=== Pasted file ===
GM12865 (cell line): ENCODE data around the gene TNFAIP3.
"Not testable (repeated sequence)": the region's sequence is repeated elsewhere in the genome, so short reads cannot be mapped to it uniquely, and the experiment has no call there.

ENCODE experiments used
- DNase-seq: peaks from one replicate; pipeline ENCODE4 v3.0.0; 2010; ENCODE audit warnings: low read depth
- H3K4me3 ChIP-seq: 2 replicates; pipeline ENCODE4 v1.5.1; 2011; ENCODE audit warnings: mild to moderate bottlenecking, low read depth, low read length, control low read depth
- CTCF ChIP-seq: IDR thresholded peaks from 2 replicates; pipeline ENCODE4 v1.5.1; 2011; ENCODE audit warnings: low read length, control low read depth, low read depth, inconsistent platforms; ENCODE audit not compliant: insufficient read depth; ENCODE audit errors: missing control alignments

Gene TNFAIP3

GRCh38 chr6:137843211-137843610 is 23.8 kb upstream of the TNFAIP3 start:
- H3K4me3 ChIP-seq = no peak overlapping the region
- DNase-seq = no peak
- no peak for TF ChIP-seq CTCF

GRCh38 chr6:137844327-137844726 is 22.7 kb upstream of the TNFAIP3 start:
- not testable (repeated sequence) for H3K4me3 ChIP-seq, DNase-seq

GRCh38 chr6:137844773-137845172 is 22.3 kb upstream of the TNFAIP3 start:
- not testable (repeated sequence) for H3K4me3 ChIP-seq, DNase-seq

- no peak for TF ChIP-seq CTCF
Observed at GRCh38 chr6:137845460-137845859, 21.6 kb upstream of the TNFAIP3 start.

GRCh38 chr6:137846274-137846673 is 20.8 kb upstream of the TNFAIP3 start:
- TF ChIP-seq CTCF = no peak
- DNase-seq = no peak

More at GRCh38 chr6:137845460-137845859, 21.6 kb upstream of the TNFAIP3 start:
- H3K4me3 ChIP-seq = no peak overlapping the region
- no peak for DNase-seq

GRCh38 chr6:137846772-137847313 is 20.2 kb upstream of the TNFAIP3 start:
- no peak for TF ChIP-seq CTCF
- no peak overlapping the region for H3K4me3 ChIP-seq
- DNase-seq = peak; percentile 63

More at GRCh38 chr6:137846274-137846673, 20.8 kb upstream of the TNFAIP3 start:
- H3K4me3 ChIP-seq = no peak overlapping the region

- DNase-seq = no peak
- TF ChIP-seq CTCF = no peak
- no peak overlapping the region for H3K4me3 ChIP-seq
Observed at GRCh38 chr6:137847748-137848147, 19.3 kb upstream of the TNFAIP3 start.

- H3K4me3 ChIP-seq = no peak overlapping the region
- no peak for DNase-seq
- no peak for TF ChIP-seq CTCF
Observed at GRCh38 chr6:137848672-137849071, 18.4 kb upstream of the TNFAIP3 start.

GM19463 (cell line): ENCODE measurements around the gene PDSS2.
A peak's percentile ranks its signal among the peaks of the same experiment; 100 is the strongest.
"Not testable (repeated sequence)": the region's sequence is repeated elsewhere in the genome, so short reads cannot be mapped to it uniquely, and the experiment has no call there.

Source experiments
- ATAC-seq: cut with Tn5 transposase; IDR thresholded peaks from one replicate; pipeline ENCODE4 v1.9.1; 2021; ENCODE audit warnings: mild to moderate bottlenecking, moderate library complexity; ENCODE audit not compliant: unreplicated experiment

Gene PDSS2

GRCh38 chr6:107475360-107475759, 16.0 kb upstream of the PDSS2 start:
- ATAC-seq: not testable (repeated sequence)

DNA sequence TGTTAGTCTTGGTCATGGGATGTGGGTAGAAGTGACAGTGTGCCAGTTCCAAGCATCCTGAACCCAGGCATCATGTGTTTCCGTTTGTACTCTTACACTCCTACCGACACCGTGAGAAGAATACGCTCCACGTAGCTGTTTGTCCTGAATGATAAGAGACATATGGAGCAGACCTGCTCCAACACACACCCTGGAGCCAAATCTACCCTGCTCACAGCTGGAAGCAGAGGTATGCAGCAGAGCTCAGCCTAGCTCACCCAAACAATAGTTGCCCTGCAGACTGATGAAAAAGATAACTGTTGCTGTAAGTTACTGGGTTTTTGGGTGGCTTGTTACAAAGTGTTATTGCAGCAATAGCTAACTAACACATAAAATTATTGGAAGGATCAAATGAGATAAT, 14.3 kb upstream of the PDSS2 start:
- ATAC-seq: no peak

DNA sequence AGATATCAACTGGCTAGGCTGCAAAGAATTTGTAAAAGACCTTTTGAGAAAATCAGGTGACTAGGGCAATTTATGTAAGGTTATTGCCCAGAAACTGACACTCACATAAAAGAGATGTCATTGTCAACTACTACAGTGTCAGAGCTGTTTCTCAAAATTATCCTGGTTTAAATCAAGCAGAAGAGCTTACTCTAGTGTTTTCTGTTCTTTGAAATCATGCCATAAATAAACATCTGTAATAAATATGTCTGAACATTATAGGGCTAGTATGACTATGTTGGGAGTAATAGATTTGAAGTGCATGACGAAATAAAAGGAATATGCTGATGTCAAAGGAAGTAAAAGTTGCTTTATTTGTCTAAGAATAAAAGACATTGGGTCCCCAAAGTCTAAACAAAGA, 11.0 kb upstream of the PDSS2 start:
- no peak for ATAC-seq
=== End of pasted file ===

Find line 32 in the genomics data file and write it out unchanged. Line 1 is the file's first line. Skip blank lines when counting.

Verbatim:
- no peak overlapping the region for H3K4me3 ChIP-seq